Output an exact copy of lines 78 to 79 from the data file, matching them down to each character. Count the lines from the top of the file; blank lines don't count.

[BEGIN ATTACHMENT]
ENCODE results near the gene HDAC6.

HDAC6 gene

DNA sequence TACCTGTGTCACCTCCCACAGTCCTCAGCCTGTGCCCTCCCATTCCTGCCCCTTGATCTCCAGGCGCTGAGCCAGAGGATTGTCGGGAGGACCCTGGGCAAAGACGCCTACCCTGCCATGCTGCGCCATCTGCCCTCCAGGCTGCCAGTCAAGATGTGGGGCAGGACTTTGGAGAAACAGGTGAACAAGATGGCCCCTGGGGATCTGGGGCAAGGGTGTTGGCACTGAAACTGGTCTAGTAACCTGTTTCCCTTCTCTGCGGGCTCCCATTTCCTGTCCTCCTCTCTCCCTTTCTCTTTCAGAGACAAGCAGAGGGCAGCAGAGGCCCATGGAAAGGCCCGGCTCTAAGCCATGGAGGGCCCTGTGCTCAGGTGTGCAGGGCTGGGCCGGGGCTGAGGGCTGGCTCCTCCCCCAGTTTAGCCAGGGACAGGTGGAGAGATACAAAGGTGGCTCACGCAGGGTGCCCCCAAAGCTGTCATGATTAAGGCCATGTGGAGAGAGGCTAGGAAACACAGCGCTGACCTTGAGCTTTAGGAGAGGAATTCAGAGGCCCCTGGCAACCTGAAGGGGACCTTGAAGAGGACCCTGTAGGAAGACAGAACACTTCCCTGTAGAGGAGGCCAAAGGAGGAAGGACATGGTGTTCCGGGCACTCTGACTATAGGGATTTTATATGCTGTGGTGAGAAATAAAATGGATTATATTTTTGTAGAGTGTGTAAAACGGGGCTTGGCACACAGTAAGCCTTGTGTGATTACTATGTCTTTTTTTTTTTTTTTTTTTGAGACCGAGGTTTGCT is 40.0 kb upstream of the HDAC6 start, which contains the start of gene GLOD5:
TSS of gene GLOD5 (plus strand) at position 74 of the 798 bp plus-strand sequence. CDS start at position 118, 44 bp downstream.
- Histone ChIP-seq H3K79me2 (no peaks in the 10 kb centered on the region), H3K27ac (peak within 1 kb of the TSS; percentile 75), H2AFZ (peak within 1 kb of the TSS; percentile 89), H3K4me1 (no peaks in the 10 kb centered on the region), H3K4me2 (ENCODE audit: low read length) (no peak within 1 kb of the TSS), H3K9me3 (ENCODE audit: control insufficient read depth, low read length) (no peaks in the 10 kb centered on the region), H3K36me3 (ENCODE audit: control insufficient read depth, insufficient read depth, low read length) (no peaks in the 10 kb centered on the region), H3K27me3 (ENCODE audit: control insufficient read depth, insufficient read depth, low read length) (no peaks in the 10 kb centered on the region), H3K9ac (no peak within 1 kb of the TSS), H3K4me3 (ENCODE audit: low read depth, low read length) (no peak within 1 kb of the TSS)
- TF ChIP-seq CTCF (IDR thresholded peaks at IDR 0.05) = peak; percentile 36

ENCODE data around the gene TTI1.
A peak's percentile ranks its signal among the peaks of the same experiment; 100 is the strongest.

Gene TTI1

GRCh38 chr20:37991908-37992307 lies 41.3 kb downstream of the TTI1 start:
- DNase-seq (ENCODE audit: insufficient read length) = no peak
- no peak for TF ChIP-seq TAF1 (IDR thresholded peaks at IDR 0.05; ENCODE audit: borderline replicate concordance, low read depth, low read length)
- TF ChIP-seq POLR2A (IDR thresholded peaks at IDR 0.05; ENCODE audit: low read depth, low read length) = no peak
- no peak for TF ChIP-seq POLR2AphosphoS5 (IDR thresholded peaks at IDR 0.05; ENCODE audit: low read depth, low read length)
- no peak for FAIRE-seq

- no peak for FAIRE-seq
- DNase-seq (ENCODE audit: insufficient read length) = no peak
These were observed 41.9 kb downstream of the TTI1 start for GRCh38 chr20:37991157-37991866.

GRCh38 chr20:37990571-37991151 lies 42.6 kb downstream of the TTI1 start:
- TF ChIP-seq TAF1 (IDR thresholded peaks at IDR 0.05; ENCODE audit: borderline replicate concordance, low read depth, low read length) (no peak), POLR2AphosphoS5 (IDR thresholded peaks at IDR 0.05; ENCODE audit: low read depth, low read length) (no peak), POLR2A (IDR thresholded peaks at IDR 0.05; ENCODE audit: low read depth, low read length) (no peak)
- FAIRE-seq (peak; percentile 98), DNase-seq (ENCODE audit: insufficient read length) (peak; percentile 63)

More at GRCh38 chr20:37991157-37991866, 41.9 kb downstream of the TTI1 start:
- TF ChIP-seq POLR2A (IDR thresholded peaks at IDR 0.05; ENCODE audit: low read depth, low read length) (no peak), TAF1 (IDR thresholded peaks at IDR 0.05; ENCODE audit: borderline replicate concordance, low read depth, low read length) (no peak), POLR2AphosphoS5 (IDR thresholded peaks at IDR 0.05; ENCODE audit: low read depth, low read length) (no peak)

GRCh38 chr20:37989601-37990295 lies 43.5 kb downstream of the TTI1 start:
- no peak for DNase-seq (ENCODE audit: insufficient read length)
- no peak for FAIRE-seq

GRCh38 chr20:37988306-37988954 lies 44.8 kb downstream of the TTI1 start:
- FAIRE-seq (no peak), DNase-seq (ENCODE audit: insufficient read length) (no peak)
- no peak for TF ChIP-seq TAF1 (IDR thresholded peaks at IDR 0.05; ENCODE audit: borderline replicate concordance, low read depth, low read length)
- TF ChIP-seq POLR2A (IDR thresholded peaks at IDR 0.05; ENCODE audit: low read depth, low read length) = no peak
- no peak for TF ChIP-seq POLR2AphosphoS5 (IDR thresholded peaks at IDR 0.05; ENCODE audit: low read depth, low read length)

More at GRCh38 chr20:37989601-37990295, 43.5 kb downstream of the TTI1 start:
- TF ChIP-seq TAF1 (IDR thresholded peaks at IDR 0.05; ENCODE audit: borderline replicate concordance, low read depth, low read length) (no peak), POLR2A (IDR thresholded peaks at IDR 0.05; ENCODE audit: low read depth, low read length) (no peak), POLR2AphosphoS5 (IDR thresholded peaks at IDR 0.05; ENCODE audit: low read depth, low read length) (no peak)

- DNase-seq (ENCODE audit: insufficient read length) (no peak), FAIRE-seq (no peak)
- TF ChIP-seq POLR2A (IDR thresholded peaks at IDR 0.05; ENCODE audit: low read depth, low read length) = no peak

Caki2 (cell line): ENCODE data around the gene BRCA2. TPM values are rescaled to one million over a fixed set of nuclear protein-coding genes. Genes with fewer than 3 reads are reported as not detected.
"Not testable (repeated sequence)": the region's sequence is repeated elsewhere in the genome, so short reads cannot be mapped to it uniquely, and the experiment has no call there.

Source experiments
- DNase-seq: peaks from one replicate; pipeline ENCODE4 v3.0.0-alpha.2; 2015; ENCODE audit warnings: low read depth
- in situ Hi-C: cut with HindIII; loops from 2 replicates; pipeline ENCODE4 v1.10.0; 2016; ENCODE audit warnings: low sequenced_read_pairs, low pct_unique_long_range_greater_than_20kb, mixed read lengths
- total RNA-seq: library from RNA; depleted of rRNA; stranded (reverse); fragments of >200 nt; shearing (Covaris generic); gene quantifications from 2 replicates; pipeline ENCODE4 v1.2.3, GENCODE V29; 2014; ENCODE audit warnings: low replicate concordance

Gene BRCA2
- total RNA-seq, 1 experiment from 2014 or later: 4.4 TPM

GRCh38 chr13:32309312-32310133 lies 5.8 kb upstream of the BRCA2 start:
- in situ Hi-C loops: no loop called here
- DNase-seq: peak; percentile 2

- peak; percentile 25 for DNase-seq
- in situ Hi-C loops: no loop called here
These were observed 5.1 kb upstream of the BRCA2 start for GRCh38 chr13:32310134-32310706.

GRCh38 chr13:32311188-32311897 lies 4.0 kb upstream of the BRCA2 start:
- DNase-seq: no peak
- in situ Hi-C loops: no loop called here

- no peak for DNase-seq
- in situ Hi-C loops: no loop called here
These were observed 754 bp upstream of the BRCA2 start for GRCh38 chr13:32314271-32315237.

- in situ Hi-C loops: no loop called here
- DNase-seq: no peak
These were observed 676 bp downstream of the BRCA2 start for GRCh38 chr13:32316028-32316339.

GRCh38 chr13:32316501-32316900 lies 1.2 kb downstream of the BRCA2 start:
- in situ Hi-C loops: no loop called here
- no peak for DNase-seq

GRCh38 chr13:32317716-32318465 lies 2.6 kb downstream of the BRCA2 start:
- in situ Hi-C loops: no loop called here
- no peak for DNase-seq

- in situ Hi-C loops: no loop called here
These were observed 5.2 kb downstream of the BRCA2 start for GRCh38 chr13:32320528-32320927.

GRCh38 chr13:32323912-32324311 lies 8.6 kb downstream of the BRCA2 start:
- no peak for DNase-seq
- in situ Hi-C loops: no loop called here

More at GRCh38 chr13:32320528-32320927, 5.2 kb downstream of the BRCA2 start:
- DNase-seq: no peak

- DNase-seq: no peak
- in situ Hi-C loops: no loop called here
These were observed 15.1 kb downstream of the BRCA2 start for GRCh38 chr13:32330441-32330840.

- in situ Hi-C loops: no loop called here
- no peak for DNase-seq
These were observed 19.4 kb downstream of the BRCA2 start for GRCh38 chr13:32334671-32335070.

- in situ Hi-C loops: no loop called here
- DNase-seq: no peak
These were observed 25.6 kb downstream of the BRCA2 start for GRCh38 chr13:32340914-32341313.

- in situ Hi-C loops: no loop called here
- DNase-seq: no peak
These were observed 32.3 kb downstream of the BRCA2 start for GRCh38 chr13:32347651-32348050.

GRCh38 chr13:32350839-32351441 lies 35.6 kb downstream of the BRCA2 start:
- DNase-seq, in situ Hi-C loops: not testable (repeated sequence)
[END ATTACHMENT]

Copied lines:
- in situ Hi-C loops: no loop called here
- DNase-seq: no peak